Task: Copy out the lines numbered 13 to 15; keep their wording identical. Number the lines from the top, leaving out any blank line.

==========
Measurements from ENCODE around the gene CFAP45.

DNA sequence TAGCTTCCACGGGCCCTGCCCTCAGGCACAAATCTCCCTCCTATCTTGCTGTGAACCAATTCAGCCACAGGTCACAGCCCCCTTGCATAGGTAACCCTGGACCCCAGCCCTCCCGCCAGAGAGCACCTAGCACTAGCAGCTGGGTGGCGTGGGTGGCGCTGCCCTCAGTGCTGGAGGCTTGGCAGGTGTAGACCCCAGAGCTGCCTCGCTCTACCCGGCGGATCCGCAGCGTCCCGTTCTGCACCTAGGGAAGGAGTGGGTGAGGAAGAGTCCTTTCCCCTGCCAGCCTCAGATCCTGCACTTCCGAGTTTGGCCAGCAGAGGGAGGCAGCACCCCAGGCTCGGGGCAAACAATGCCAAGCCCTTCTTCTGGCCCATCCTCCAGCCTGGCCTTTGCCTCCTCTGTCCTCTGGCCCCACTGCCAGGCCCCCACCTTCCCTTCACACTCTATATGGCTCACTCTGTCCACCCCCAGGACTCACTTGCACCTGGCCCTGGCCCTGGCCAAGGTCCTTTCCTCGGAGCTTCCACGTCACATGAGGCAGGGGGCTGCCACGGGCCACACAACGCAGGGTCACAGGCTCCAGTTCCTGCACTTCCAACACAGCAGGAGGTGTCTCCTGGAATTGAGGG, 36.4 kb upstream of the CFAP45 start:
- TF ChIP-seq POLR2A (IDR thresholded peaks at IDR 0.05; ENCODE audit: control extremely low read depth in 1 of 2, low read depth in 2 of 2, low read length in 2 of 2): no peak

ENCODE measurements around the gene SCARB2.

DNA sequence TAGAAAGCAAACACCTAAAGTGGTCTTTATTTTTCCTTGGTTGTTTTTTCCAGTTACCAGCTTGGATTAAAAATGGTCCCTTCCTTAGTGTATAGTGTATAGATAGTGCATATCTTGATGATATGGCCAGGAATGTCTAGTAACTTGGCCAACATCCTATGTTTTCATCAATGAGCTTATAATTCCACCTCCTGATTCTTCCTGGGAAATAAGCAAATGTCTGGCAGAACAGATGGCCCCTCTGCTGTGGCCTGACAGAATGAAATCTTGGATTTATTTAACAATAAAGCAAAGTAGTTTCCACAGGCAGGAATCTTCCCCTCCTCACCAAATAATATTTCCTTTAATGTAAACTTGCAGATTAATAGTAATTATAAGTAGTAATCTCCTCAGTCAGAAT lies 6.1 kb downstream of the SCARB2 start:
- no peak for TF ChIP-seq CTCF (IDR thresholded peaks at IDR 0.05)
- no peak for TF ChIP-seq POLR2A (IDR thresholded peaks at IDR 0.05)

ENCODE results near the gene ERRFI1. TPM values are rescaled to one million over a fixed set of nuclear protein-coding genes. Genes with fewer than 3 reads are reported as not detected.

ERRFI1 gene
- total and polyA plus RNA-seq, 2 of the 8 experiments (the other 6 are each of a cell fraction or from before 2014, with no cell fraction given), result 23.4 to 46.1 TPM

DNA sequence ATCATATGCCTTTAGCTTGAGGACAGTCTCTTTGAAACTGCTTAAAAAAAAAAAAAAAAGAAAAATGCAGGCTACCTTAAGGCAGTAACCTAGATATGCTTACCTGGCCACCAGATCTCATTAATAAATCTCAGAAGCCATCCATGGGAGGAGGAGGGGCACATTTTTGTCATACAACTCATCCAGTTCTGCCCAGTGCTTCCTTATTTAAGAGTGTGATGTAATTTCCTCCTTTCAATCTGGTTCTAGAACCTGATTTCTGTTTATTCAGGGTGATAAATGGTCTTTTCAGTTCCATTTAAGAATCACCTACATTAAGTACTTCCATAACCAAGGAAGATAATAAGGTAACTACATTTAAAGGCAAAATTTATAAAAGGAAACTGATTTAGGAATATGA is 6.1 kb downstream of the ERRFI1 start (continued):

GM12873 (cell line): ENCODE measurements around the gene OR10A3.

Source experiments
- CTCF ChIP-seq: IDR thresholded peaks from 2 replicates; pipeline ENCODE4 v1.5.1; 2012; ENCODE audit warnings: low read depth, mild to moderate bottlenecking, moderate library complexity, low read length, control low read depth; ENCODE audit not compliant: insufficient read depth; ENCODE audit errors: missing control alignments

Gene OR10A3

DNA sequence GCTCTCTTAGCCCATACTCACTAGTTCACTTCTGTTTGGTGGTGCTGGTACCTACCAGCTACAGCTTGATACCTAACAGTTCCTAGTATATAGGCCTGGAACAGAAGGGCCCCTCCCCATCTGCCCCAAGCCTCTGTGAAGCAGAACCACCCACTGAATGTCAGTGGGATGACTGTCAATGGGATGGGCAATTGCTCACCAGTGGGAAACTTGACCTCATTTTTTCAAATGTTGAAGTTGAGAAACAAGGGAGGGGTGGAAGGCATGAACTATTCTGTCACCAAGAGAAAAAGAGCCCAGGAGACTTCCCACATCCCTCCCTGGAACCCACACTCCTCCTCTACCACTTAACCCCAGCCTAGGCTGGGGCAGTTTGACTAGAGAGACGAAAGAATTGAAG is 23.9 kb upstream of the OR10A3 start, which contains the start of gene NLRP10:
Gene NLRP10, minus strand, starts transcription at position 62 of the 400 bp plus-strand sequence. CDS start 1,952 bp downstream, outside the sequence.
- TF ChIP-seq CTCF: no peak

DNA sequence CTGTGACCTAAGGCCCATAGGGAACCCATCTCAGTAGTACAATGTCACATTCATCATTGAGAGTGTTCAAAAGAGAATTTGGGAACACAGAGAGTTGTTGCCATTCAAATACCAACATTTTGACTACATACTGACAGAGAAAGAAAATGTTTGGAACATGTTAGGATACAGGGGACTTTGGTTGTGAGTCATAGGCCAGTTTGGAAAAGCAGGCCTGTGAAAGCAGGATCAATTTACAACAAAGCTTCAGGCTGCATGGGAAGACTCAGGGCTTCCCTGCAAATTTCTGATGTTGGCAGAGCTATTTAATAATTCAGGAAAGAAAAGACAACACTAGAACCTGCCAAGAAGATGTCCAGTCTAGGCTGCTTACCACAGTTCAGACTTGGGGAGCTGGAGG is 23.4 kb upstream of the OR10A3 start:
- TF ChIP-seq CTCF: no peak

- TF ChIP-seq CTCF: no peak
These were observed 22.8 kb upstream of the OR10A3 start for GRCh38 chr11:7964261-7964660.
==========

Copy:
Source experiments
- CTCF ChIP-seq: IDR thresholded peaks from 2 replicates; pipeline ENCODE4 v1.5.1; 2012; ENCODE audit warnings: low read depth, mild to moderate bottlenecking, moderate library complexity, low read length, control low read depth; ENCODE audit not compliant: insufficient read depth; ENCODE audit errors: missing control alignments

Gene OR10A3